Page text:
James Fill, Motoya Machida, Duncan Murdoch and Jeffrey Rosenthal — Extension of Fill’s perfect rejection sampling algorithm to general chains (Extended abstract)

Karl Jansen — Taming zero modes in lattice QCD with the polynomial hybrid Monte Carlo algorithm

A. Kennedy — Monte Carlo algorithms and nonlocal actions

XiaoLi Meng — Towards a more general ProppWilson algorithm: Multistage backward coupling

Antonietta Mira and Charles Geyer — On nonreversible Markov chains

D. Murdoch — Exact sampling for Bayesian inference: Unbounded state spaces

Gareth Roberts and Jeffrey Rosenthal — Recent progress on computable bounds and the simple slice sampler

Stuart Whittington — MCMC methods in statistical mechanics: Avoiding quasiergodic problems

David Wilson — Layered multishift coupling for use in perfect sampling algorithms (with a primer on CFTP)

Håkan Ljung — Introduction to semi Markov chain Monte Carlo

A. Dabrowski, G. Lamothe and D. McDonald — Accelerated simulation of ATM switching fabrics

Andrew Runnalls — Some stratagems for the estimation of time series using the Metropolis method

Tereza Vrbová — Monte Carlo study of adsorption of interacting selfavoiding walks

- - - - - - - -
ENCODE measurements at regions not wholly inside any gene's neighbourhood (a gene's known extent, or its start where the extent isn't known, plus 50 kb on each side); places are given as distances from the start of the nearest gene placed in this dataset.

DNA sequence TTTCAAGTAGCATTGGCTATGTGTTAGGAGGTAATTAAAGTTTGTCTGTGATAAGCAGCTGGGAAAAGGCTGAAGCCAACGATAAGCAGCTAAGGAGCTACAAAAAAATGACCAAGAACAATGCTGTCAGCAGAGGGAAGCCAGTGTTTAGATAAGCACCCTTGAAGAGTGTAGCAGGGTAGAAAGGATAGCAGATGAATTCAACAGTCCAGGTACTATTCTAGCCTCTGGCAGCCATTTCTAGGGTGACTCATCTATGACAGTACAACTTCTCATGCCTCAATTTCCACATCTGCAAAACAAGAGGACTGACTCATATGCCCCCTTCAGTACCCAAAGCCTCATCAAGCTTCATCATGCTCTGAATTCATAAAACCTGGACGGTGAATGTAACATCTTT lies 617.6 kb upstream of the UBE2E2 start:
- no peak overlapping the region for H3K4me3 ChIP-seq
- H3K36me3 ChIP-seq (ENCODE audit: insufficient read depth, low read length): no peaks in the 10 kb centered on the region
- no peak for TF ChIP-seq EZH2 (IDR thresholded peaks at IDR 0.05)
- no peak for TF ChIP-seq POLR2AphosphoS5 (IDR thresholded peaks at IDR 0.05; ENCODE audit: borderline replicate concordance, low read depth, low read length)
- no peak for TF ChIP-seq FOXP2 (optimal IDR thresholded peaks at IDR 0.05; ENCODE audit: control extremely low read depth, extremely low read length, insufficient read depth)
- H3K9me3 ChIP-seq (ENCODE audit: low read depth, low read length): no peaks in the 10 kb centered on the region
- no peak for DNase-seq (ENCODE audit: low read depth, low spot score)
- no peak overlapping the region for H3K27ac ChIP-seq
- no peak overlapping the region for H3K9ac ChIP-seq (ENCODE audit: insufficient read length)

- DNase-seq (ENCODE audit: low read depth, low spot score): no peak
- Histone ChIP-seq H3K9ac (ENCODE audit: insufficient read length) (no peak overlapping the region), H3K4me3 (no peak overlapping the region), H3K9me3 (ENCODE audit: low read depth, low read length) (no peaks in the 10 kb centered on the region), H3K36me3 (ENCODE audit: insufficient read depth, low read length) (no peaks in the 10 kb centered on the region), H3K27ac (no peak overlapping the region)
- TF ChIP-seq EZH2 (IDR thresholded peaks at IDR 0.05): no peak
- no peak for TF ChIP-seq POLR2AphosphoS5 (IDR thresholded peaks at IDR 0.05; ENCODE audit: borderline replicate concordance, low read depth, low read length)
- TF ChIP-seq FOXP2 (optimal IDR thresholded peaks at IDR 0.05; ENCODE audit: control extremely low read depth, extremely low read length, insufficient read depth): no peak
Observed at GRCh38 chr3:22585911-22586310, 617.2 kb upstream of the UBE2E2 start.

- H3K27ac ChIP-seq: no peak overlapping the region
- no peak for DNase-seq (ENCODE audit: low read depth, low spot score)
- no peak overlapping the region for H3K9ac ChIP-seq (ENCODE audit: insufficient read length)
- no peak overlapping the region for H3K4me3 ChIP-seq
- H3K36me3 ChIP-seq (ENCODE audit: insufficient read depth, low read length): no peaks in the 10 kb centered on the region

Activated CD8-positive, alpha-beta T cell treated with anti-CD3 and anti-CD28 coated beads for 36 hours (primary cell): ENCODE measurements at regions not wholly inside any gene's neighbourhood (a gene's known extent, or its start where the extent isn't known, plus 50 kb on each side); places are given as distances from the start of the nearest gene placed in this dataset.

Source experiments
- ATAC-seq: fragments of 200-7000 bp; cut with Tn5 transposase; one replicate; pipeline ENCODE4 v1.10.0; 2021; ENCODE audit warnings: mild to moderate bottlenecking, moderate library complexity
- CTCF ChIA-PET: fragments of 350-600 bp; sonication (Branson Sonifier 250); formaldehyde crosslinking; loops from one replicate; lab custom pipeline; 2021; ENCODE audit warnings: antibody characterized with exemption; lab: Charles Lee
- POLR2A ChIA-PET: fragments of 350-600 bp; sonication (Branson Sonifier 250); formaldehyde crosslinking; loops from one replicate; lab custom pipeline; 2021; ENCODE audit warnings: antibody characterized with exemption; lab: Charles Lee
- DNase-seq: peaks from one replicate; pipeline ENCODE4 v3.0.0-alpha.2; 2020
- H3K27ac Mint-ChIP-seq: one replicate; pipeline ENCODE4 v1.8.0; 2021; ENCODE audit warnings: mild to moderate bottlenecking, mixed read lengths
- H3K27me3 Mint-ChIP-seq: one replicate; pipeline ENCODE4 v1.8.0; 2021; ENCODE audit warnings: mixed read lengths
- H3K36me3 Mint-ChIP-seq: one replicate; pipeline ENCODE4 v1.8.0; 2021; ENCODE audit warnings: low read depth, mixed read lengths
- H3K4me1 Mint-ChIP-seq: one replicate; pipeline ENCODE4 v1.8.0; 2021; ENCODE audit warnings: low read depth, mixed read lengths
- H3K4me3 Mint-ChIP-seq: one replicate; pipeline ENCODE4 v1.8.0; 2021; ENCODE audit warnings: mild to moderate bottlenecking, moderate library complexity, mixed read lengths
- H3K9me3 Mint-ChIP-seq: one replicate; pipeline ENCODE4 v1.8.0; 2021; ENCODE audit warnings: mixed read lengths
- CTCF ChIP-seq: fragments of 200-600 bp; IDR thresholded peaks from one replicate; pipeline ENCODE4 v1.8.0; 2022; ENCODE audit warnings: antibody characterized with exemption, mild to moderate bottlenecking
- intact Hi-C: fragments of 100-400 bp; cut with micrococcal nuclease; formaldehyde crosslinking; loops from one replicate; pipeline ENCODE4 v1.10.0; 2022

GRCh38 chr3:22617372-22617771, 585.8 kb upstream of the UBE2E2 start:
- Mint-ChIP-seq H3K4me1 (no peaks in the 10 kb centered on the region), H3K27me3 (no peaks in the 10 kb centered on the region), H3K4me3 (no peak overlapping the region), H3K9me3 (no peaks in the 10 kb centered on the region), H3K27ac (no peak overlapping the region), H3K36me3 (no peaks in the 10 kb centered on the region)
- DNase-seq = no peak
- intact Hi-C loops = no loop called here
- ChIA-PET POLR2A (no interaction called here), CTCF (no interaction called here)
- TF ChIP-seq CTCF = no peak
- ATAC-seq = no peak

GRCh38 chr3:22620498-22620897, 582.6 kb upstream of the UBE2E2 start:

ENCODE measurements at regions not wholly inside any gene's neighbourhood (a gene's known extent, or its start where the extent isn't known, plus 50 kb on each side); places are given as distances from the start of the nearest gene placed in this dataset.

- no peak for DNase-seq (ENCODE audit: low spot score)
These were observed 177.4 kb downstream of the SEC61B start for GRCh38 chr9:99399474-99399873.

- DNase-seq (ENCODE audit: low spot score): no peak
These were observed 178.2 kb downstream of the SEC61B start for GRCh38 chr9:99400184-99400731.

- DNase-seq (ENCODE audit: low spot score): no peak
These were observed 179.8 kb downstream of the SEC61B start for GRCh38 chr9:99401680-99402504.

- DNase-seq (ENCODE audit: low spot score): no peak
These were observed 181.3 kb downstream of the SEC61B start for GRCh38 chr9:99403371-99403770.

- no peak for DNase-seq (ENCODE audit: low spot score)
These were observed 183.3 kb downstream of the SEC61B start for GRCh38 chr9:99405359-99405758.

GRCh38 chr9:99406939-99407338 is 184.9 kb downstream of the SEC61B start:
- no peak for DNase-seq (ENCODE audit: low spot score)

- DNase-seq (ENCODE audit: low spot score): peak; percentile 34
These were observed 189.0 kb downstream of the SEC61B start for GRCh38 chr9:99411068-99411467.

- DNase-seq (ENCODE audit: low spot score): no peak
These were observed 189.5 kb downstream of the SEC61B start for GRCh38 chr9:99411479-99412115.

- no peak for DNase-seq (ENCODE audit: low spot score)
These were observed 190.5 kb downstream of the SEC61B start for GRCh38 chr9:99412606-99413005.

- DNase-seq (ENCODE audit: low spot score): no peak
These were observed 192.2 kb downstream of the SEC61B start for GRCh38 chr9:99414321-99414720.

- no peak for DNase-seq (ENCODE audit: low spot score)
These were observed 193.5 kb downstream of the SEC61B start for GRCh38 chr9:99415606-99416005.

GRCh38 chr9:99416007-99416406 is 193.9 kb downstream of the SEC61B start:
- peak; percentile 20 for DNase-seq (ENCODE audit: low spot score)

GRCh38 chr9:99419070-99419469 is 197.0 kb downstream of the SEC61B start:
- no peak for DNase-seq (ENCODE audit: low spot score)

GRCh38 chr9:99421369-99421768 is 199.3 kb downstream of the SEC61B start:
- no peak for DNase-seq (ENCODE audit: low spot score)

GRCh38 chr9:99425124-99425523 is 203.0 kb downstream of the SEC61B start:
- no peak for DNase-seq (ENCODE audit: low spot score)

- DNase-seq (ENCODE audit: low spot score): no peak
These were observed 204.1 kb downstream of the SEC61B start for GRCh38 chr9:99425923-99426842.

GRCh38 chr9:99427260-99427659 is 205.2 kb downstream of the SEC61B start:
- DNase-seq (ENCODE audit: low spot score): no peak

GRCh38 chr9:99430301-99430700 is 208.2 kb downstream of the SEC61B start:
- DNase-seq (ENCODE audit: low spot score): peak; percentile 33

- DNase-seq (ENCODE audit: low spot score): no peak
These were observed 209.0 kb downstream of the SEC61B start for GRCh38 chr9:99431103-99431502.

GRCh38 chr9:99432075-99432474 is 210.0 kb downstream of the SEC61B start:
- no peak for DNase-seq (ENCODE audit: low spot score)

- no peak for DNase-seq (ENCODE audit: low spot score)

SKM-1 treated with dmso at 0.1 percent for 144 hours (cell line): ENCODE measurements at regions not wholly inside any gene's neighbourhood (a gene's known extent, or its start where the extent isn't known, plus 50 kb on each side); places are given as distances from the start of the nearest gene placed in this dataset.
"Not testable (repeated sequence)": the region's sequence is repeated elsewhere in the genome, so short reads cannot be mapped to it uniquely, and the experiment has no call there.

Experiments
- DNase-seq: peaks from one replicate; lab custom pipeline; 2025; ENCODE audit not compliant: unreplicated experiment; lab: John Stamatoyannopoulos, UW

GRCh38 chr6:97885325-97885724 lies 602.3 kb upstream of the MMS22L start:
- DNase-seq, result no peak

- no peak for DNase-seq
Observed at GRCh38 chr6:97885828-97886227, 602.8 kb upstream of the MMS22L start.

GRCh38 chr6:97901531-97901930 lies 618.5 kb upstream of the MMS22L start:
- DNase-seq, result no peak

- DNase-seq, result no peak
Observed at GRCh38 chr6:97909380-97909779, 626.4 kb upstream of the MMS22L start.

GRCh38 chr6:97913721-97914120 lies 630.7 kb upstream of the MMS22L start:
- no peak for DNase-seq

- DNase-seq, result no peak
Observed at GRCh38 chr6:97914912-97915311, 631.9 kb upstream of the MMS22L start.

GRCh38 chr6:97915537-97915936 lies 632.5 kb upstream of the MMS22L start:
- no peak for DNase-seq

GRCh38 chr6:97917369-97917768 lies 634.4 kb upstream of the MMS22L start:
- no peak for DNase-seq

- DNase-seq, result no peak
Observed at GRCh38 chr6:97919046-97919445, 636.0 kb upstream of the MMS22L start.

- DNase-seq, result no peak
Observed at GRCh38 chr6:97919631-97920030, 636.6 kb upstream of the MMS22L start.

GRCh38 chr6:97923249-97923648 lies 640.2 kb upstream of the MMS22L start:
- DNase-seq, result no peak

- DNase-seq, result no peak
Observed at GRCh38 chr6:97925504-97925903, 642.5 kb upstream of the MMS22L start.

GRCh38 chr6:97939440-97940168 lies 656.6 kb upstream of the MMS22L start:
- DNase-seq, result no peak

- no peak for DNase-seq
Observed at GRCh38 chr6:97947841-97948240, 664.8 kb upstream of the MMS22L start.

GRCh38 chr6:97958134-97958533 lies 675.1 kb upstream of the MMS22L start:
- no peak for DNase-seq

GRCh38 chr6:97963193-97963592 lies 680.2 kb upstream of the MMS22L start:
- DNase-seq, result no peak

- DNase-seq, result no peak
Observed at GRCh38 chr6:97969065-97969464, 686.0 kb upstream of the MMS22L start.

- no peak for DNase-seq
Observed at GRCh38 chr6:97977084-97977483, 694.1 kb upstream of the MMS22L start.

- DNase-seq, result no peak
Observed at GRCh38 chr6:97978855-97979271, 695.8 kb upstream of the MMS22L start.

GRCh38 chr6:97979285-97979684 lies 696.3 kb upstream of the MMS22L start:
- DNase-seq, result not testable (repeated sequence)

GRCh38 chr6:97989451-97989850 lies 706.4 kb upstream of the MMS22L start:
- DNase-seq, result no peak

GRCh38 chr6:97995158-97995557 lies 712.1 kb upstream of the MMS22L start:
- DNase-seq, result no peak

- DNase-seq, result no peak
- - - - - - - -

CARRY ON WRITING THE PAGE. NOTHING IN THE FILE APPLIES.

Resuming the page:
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This volume contains the proceedings of the Workshop on Monte Carlo Methods held at The Fields Institute for Research in Mathematical Sciences (Toronto, 1998). The workshop brought together researchers in physics, statistics, and probability. The papers in this volume—of the invited speakers and contributors to the poster session—represent the interdisciplinary emphasis of the conference.
Monte Carlo methods have been used intensively in many branches of scientific inquiry. Markov chain methods have been at the forefront of much of this work, serving as the basis of many numerical studies in statistical physics and related areas since the Metropolis algorithm was introduced in 1953. Statisticians and theoretical computer scientists have used these methods in recent years, working on different fundamental research questions, yet using similar Monte Carlo methodology.